So you’ve landed in Bermuda, and life is good. There’s a lot to take in. How are you going to get around to do it all?
At some point, you’re either going to need to get yourself to the stunning pink sandy beaches that surround this tropical paradise or drag yourself reluctantly off them and head back to the hotel. Am I right?
Okay, maybe you also want to go shopping in the many boutiques on this wonderful island, take in the gorgeous clifftop scenery or head to the marina and dine on the freshest seafood in the hippest restaurants. Or perhaps you just want to slum it in your luxury hotel room and take the odd excursion outdoors for some fresh air.
Whatever your interests are, there’s one thing that links them all – transportation. What’s the best way to take in everything that this beautiful island nation has to offer?
We’ve got you covered! We’ll tell you everything you need to know about transportation in Bermuda. From taxis, bus and ferry through to carriage rides, hire cars and cute electric scooters, you’ll be zig-zagging from point to point before you know it.
Traffic jams are unheard of in Bermuda and the pace of traffic mimics the relaxed vibe of island life – speed limits are never set above 20 mph/32 km per hour. Safety is paramount here so be prepared to ease off and travel gently. There’s no rush to get where you’re going.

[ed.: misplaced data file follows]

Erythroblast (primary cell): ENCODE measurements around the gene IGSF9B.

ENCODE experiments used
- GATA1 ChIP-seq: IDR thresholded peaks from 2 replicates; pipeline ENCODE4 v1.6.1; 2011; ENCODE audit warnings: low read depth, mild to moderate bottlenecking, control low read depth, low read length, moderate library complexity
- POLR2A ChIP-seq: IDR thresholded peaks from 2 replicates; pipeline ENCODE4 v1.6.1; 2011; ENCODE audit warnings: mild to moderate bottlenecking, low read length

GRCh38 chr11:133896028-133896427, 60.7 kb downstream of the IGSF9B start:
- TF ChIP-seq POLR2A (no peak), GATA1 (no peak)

Bermudian traffic drives on the left, like the UK, Australia and New Zealand. Make sure you look both ways if you’re driving or crossing the street. It’s lucky the speed limits are so low as it can help save you if you fall back into the habit of driving or looking in the wrong direction.
Public Transport: Bus and Ferry
The public transport system in Bermuda is well-serviced, clean, punctual and inexpensive. It has both bus and ferry options, which can be an excellent way of seeing Bermuda from land or sea. The ferries offer beautiful views of the island as they take you to your destination. Ahhhh, so relaxing …
Take note that you must have coins in the exact change to buy tickets on both buses and ferries – notes aren’t accepted, and no change is given.
You can avoid the hassle of exact change by buying a Transportation Pass for anything from one day through to a seven-day pass and it gives you unlimited rides across both bus and ferry – you just hop on and hop off as you like.